cord on what? cord on who?

This dish was a melding of the minds….and by “melding of the mines” I mean a conversation between me and Manfriend consisting of half-sentences that went something like this:

me: what should we do for dinner?
mf: what do you think?
me: we have chicken. we could stuff it?
mf: or bread it?
me: what if we–
mf: yea!
me: prosciutto?
mf: a smoky cheese? panko?
me: done.

for the layman: we will make a version of chicken cordon bleu,which is thinly pounded chicken breasts rolled up with ham and cheese to make a roulade then  breaded, browned on the stove and baked in the oven.

We subbed ham and swiss for prosciutto and some kind of smoky cheese (later decided on gouda). Then we will roll it in panko breadcrumbs. And it was good.

Next time I would maybe grate the cheese or at very least slice it quite thin, it was a little overwhelming in some bites. (this is reflected in the recipe)

Into the kitchen, with reckless abandon!

Don’t Cordon Me or I’ll Cordon You! (Modified Chicken Cordon Bleu)

a DTMS original


  • 2 boneless, skinless chicken breasts
  • 4-5 slices prosciutto
  • 1/3 c. grated smoked gouda
  • 1 c. panko breadcrumbs
  • kosher salt
  • fresh cracked black pepper


  • Preheat oven to…let’s say 350.
  • Place chicken breast on large sheet of plastic wrap, fold plastic over chicken.

time to meet your maker.

  • Pound with heavy object until chicken is approximately 1/2″ thick.

this is an excellent technique to employ after a stressful day at your employment.

A rolling pin is particularly effective. Rumor has it they make these things called “meat tenderizers.” I like to just channel this broad:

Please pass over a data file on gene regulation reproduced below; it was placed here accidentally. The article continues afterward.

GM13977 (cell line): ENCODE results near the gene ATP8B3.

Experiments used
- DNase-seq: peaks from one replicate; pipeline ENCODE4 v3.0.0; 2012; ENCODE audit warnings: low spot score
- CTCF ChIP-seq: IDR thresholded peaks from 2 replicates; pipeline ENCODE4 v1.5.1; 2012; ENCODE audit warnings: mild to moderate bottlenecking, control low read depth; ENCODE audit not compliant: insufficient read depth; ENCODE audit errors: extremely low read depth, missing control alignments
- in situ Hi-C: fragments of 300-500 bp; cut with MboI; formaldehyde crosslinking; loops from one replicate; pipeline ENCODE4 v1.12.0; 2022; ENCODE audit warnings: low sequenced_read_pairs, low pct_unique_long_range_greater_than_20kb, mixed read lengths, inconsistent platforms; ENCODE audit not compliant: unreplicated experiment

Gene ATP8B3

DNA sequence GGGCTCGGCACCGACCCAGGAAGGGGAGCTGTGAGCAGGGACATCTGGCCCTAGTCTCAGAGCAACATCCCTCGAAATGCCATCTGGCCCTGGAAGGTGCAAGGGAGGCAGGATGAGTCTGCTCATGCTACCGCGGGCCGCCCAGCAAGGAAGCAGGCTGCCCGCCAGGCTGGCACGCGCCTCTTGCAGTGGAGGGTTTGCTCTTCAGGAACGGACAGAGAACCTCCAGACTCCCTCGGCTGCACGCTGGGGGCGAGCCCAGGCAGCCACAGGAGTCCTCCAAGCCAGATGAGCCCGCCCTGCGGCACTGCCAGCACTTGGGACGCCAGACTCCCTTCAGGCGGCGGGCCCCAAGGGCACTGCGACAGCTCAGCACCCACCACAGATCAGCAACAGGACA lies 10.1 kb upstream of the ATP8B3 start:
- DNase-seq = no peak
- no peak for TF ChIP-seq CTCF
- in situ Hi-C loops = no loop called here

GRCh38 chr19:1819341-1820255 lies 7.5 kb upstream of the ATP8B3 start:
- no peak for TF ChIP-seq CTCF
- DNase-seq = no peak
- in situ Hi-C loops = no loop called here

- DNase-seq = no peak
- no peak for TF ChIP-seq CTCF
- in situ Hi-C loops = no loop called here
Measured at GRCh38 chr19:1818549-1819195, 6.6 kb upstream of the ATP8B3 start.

• Once you’ve appropriately battered your breast, throw some salt (and pepper) in its wounds.

  • Layer prosciutto and cheese on top of chicken.

notice my large unsightly chunks of gouda.

  • Roll the whole thing up, as tightly as possible without tearing the chicken, and secure the seam with toothpicks.

why do my toothpicks look funny? they aren't really toothpicks. They're pieces of my amish cake tester. but you don't have one of those.

  • Place breadcrumbs on a plate or shallow bowl, season generously with salt and pepper (omit S&P if your breadcrumbs are already seasoned).

poor, poor lighting. bad, bad, blogger.

  • Roll your roulades in the breadcrumb mixture

a traditional cordon bleu calls for you to roll these puppies in flour, then dip in egg, then roll in breadcrumbs. i do not have a dishwasher, so we went the "fewer dishes in the sink" route.

  • Heat a skillet over medium-high, give it about 2 twirls around the pan of oil. Wait until oil is hot, add chickens. Brown on all sides.
  • Place chicken on baking sheet, place in oven.  Bake..well I bake until I touch it and it just feels “done.” “Done” is a tender firmness…not firm like a tennis ball is firm. Lets say 7 minutes or so. You can also just cut a little slit and look.  They’re going to be sliced so you haven’t ruined anything.

perfectly 'done'

  • HOWEVER. YOU MUST LET THEM SIT. LET THEM REST. You just shocked this poor bird halfway (well, full way) to the heavens. Give him time to adjust.  In real terms, the juices all move around during cooking.  They need time to redistribute and get back to where they came from so the entire piece of chicken is juicy. 2-3 minutes is all you need with these little kids.
  • Slice into rounds, on an angle if you want to get crazy, and serve.

And boom goes the dynamite.


4 responses

  1. Methinks some shallot pepper seasoning might be nice? Also, as noted by a coworker — it is important to use WOODEN toothpicks, as (gasp!) the plastic ones have a tendency to melt in the oven [insert her personal anecdote here].

  2. When you were my intern, did you know how to cook like this? And why didn’t you attempt to butter me up (like you needed it, and pun intended) by cooking for me? Furthermore, where the hell were you when I was pregnant and hungry all the time?

  3. In my inaugural effort at your recipes, I made this last night because it was so easy to recall – good stuff! Used capicola and mozzerella. Capicola was a curious choice, but I’ll eat it on anything. I also tossed it in the flour and egg. Makes me want to roll the chicken w/ cheese next time I do chicken parm. Nice post!

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